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The American student who gave Cambodian children a chance to get clean

Samir Lakhani
Image caption Samir Lakhani taught himself to recycle soap

When an American student saw a Cambodian woman washing her child with detergent, he was horrified. But then he thought of a place he could get large quantities of soap free of charge. Two years later, he's already supplying villagers with a safe way to keep clean, and also with jobs.

Samir Lakhani was spending the summer building fish ponds in a Cambodian village when he saw the mother scrubbing the young child with laundry washing powder.

He was devastated, he says. Detergent can harm the skin, and contains toxic chemicals that can cause itchy eyes and vomiting. Hygiene is important to prevent disease, but this was not the way to clean a human being.

"Immediately, to any Westerner, it was like - this process and practice needs to be rectified - we need to do something about that," he says.

Then something clicked. The NGO he was working for, while taking a break from his environmental studies course at the University of Pittsburgh, was based in Siem Reap - a thriving tourist hub a stone's throw from the magnificent, 800-year-old temples of Angkor, which draw more than two million visitors a year.

With over 500 hotels and guesthouses to service them, Siem Reap produces a lot of leftover soap.

"There is probably no better place on Earth to start soap recycling than Siem Reap," says Lakhani.

He returned immediately to his hotel room, determined to find a way to do it.

"I purchased meat cleavers and meat grinders and cheese graters. I turned the hotel room into a laboratory. We had bubbling cauldrons. I was probably put on the watch list," he says.

He mugged up on chemistry, reached out to scientist friends, and soon emerged with a technique for combining discarded bars of soap into a new composite bar of "eco-soap".

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From there things grew rapidly.

First he went to hotel to hotel, asking for leftover soap. The NGO he was volunteering with - Trailblazer Cambodia Organization (TCO) - put him in touch with local students to help with soap production, and provided space for them to work.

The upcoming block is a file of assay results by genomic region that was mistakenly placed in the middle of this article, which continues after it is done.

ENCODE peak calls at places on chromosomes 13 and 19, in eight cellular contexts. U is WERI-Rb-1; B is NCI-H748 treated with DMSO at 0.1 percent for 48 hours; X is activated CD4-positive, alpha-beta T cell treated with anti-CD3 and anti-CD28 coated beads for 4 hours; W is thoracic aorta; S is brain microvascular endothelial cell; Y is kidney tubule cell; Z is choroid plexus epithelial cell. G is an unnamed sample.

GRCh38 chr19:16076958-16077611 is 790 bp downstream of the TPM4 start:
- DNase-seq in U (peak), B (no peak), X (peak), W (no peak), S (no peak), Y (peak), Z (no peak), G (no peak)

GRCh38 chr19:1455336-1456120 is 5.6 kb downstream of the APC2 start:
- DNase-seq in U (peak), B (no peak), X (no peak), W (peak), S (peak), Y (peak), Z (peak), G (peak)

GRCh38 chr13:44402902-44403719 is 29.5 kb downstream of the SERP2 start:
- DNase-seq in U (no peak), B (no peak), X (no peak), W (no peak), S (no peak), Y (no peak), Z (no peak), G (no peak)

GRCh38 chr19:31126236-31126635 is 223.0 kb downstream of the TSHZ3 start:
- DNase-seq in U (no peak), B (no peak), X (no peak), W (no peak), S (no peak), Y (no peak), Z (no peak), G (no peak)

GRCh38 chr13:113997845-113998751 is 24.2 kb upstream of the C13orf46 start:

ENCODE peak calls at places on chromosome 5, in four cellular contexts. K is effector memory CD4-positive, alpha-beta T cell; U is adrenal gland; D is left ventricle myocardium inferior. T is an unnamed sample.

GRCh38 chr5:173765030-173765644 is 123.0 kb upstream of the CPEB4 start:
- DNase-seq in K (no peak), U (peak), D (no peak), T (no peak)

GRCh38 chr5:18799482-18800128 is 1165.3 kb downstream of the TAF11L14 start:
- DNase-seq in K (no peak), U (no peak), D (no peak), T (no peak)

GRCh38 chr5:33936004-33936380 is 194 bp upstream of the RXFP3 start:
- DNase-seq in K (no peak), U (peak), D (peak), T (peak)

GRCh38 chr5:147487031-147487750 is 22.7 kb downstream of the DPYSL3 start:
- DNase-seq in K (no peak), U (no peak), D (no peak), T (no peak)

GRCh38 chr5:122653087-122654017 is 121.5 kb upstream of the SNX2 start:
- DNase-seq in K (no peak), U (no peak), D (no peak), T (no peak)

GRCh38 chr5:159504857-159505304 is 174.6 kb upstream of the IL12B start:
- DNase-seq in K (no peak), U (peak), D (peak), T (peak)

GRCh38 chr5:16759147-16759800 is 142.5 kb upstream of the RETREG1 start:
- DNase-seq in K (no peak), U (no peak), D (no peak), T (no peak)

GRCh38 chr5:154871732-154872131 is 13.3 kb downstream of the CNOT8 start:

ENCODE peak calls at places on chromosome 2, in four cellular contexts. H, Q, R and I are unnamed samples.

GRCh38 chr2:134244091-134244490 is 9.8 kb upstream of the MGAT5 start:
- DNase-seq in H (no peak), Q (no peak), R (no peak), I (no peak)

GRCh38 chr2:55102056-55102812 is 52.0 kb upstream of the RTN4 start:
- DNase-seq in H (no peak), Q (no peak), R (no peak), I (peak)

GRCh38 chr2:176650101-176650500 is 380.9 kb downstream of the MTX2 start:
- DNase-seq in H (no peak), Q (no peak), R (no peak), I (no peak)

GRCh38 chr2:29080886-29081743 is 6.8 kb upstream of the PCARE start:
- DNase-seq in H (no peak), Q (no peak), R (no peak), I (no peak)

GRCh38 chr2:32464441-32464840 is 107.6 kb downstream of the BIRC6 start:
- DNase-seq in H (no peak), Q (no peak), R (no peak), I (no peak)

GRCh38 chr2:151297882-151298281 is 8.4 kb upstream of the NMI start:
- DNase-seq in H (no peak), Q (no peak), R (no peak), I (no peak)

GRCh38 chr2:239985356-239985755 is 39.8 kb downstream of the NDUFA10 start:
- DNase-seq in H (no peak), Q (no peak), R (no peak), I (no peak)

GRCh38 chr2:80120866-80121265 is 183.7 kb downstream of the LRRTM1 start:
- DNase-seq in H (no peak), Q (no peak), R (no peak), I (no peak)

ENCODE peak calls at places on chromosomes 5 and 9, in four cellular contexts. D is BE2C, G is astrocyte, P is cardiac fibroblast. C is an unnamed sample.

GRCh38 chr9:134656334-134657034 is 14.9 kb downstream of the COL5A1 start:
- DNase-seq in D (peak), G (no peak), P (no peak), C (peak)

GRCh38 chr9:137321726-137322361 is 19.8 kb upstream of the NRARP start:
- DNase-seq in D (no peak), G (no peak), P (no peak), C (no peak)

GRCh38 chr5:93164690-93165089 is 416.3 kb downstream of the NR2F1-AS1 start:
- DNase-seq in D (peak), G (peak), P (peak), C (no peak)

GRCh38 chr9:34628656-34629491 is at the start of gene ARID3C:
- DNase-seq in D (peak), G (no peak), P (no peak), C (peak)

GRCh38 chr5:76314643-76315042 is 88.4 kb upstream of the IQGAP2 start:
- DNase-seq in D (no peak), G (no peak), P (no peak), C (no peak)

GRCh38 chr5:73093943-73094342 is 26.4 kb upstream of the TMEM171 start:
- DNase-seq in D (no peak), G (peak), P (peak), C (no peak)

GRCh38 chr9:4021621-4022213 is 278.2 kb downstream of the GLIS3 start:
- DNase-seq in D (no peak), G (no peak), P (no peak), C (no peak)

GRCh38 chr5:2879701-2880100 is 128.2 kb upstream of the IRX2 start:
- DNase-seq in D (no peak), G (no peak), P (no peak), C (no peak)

Once back in Pittsburgh for his final year of studies, he started crowdfunding. Then he succeeded in obtaining sponsorship from major hotel chains, to enable him to train and pay soap makers.

"I didn't study at all, as you can imagine. I was focused on this," he says.

Lakhani nonetheless graduated last year and now divides his time between Cambodia and the US.

Two years after his eureka moment, his Eco-Soap Bank organisation employs 30 staff in three hubs across Cambodia, collects soap from 170 hotels, and has supplied 650,000 people with a safe way of getting clean.

Women sell eco-soap in villages, a "couple of hundred" schools are given it free of charge, and "hygiene ambassadors" from partner NGOs train the schoolchildren to wash their hands properly.

In many rural communities in Cambodia soap is seen as a luxury. While some people use detergent, others may only rub their skin with ash or soil. Handwashing is rarely more than pouring water over one hand, then the other.

This leads to a slew of illnesses, including parasites, lung infections, typhoid and diarrhoea.

"Diarrhoea is the number three killer of children in Cambodia," says Dr Nget Pises, a paediatrician with Angkor Hospital for Children in Siem Reap. Children miss school and infections pass through the family, preventing parents from working.

Soap can kill about 70% of bacteria, he says. Studies have shown that proper handwashing can reduce the instance of diarrhoea by 40-60%.

For the soap makers, Eco-Soap Bank also provides a way of making a living.

Channy, a 40-year-old mother, joined a few months ago. She had previously worked in a garment factory and a laundry, but finds recycling soap much less physically demanding.

She takes leftover hotel soap, slices away the outer layer of scum and cuts the bars into chunks. These are dunked into a chlorine solution for two minutes, then placed into a mould and pressed into a new bar of soap.

It's multi-coloured, heralding the fact it's made up of many different bars. It smells clean, a bit like a swimming pool, and with a note of jasmine tea. That's because she stirs in tea leaves, and occasionally flowers from the roadside by the workshop.

Some soap is also sold by village women.

"From a wasted product that was going to be thrown in the trash - we get it into the hands of a soap vendor in the community, that's going to be economically stimulating the village and creating income for themselves," says Lakhani.

Whatever else may change in the country, Lakhani remains confident that the future is bright for soap recycling in Siem Reap.

"If anything has held consistent in Cambodia, it's Angkor Wat tourism industry," he says. "People will come and they will generate the soap."

Listen to Saving Lives with Recycled Soap on Health Check on the BBC World Service

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